I bought one from Amazon a few weeks ago fo about 35 quid. It can give readings of 80 percent or so to 99 percent within the space of a few minutes, especially if my hands aren't warm. Also, my blood pressure gadget can give readings of between 112/65 and, say, 130/65 within minutes. Well, I always have been highly strung. Humph.
    Are you sure you are never confusing the heart rate with the oxy reading? Sounds a fcking stupid question, but I sometimes do it myself if looking at it without glasses.
    Finger pulse oximetry can be misleading with cold hands particularly when there is poor circulation too.
  • nichomarnichomar Posts: 7,258
    I’m sure it’s me but I do find the current batch of cabinet ministers a collective personality vacuum behaving like preprogrammed robots. It’s amazing how the same preprogrammed quotes are repeated on here with regular frequency.
  • AlistairAlistair Posts: 18,327
    kjh said:

    Some questions for the experts here on US politics. I have been reading a few articles on the Supreme Court Judge issue and wondered about a couple of things said:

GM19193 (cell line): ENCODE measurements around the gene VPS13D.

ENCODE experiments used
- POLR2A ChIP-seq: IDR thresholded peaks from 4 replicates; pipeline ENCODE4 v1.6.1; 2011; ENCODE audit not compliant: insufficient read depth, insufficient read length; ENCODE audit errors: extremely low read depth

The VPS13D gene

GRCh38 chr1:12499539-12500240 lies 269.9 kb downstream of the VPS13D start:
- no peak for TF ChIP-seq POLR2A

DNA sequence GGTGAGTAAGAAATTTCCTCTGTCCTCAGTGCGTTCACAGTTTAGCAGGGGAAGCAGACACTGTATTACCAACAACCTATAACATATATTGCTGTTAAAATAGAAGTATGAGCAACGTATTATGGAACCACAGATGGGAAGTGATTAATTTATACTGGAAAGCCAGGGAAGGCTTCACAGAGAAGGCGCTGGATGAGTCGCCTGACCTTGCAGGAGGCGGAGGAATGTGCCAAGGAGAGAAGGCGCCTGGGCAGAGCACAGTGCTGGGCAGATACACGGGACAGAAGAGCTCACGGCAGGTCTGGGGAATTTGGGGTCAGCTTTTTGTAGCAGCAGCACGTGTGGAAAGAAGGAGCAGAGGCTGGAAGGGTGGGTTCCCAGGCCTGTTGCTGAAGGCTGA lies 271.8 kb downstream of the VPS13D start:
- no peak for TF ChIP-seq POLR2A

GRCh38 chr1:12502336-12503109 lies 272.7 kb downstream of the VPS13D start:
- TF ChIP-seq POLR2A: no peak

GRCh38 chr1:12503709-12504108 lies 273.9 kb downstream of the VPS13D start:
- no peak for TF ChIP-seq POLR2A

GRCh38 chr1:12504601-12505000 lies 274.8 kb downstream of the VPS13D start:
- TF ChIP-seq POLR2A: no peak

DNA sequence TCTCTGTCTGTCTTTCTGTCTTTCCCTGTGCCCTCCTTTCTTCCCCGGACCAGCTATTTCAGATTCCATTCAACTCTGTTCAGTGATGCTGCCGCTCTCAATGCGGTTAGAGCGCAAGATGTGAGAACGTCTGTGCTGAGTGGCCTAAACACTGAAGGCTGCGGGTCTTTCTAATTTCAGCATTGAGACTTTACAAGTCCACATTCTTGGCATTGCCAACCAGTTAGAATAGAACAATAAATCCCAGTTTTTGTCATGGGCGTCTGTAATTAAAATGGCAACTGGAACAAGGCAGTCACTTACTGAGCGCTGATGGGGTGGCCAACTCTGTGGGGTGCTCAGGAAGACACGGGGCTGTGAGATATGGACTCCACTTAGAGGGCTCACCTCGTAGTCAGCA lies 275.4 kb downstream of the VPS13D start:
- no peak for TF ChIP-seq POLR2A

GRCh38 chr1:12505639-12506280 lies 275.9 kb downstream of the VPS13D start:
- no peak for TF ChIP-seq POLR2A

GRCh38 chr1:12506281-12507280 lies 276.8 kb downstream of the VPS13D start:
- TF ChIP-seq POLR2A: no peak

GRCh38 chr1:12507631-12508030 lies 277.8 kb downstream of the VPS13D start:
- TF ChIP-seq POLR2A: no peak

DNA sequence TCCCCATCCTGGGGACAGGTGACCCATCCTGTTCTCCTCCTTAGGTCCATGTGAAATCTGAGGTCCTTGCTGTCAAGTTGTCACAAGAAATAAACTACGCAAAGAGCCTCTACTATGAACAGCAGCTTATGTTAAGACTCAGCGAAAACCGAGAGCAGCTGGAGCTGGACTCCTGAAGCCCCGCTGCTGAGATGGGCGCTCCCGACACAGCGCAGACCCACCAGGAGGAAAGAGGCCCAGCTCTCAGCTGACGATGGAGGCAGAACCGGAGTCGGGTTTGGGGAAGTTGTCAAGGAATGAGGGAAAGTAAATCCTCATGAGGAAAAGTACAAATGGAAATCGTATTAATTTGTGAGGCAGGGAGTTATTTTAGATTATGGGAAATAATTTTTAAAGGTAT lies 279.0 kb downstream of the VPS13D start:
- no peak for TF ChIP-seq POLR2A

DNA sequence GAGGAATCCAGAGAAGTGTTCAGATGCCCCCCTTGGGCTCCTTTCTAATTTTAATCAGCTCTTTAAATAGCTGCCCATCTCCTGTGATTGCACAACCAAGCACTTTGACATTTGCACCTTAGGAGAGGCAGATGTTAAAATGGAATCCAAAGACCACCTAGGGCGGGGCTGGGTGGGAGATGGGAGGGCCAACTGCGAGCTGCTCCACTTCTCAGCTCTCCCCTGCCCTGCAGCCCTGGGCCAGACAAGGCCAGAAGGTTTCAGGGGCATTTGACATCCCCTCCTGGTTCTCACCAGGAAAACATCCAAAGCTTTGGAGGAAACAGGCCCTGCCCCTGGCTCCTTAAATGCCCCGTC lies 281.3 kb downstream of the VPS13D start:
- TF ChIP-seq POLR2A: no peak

a) An article said that any new senator replacing an 'appointed' senator takes their seat immediately and not in January. That sort of makes sense as it is a sort of a byelection and proper election rolled into one:
    i) Is this true?
    ii) If the SCJ hearings go past 3/11 does it have an impact. That is are there any appointed republican senators and are they likely to lose their seat?

    b) An article also said one solution to the issue for the democrats is to impeach Trump again as this would tie up the senate so the SCJ hearings could not take place. Not seen this mentioned again.
    i) Is this practical?
    ii) if they did and in the unlikely situation that Trump is found guilty can he still be elected for a fresh session as president?

    McSally in Arizona is appointed and on current polling is likely to lose.

    IIRC there is a second appointed GOP senator within striking distance of their Dem opponent but still strong favourite to win.
  • CarlottaVanceCarlottaVance Posts: 43,213
    More or Less on R4 very interesting listening on both the Whitty graph (the doubling rate was based on early September hospital admissions) and the “False Positive” misunderstanding. The “False Positive” numbers are roundings in the current numbers - the “FP rate” quoted is based on random testing, not testing of the symptomatic- so the numbers of “False Positives” among the true positives is trivial.